Before any agent or editor even gives your manuscript a chance, they’ve got to get through your email greetings. This can be an absolute delight, full of both personality and information, or it can turn sour very quickly through ramblings, confusion, and over sharing of irrelevant details. Your email is your official introduction to a publisher or agency, and it should take some time to perfectly craft.
To help prevent you from spending more time writing a submissions email than you spent on the submission in the first place, we’ve come up with some tips to make sure you get your manuscript sent off with ease.
• Do your research. At the very least, you should know to whom you are addressing your email (read: no Dear Sirs). This is usually the publisher, an agent, or a commissioning editor. But you should also know what that publisher or agent is looking for: have a look at their submission guidelines as well as their published titles and decide if your work fits in with their interests. Then you can really pitch your manuscript as the perfect fit for their list.
• Don’t be unprofessional. At the end of the day, this is a business interaction, so save your chumminess and emojis for later on in the process.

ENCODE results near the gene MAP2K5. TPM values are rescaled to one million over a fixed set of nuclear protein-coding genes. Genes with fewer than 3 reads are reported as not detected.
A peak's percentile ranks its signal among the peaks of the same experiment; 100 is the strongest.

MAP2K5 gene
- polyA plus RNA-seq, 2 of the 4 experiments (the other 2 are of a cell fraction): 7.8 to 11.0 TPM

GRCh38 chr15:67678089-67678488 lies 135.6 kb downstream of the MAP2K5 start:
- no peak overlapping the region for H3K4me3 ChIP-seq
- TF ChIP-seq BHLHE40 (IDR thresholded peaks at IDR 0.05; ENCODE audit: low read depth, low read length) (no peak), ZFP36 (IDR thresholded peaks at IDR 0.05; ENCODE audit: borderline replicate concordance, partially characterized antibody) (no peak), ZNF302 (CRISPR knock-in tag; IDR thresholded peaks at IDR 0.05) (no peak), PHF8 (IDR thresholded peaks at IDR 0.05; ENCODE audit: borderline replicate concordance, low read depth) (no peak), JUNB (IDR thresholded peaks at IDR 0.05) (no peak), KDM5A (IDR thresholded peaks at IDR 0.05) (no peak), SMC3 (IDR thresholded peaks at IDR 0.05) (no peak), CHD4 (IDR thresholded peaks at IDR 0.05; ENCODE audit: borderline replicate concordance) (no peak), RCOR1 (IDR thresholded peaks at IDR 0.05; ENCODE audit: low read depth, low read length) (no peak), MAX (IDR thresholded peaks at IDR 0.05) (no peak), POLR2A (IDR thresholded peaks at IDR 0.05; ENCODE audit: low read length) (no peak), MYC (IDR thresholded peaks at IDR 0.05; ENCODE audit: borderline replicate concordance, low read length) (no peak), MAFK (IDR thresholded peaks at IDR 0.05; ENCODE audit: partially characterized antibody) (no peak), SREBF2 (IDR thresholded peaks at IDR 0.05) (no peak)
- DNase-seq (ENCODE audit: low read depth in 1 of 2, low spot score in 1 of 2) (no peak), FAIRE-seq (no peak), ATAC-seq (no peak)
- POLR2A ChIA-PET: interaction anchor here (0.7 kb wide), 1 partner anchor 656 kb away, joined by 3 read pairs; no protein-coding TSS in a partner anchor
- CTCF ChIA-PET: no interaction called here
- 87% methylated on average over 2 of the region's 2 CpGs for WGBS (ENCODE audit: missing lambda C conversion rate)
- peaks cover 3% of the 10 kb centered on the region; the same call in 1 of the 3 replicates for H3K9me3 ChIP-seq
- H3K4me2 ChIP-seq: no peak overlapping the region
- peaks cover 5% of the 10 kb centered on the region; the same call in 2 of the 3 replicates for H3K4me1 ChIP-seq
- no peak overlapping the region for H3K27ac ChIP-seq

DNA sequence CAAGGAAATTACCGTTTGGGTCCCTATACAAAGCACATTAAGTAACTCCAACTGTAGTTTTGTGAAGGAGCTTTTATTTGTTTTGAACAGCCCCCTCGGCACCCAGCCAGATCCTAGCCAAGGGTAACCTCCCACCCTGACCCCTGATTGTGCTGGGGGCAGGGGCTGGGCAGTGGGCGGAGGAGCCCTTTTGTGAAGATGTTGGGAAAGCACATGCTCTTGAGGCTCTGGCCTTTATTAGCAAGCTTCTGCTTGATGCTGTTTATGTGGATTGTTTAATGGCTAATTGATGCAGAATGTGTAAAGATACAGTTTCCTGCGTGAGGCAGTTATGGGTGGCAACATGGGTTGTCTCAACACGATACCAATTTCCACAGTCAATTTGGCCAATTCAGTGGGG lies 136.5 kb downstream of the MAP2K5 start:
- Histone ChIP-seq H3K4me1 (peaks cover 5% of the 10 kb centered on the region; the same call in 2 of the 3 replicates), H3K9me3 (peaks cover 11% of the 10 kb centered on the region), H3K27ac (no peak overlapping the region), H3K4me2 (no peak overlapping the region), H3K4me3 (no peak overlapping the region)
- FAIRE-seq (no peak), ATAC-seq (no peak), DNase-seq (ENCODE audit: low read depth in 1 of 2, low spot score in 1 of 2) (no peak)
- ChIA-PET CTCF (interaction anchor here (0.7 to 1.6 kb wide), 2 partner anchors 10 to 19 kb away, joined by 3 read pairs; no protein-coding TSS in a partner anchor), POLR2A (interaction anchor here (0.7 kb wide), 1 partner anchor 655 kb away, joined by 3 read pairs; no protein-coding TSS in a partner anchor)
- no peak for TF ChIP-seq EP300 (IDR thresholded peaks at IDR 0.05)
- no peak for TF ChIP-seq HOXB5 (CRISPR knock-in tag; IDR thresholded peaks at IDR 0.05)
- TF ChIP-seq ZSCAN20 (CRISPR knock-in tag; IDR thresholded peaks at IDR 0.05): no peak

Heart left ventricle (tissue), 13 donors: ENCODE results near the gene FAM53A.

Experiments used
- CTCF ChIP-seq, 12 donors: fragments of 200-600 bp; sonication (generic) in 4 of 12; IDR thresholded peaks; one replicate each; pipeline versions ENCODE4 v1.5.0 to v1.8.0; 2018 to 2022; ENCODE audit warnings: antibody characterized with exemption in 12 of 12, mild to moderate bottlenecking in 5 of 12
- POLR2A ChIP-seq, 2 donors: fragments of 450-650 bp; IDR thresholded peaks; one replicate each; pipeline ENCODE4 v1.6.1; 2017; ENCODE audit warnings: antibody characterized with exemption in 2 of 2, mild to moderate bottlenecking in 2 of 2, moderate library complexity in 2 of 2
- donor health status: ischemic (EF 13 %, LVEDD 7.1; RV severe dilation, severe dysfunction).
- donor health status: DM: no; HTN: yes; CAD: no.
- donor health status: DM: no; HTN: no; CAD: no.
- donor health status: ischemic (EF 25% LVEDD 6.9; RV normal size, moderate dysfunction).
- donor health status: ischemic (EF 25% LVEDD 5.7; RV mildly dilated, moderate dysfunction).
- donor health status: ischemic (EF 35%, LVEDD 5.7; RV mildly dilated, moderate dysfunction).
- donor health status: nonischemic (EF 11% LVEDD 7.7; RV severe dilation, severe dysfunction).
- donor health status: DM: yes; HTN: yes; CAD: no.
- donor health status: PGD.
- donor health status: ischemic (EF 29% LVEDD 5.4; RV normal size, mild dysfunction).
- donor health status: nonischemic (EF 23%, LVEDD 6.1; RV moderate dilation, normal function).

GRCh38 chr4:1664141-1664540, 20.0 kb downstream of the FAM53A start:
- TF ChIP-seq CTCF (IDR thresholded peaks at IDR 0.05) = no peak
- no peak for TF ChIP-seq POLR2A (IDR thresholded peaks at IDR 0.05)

• At the same time, do maintain your personality. Convincing someone to love your manuscript is the majority of the battle, but after a publisher decides they love your story, it’s helpful if they love you too. If your manuscript gets picked up, you’ll be spending loads of time with the people getting your book out into the world, so it’s important that you all get along. While professional, your email should still feel like there’s a real, interesting human behind it.
• Don’t lose sight of the main task: getting your book published. I’ve read plenty of submissions emails that dive into the specifics of what a movie adaptation of a manuscript would look like or how a cover could possibly look. While that is an exciting extension of the storytelling business, it’s not what a publisher is concerned with when trying to find new titles.
• Do explain who you are. Your manuscript is the most important bit, but it’s always useful to know a little bit about who’s behind it. Does a certain life experience have influence on the plot or character? Was it inspired by something unique? Have you been published before? Just be aware of how these will affect interactions with your manuscript, as they can have unintentional influence.
• Don’t fret! What’s most important is you and your manuscript being a good fit for the publisher or agent. When it’s right, your message will flow naturally and your story will soon be stuck in the heads and hands of publishers and, eventually, your readers.
As always, thank you for reading, and be sure to tweet us @AgoraBooksLDN with tips that you’ve found useful for submissions email writing!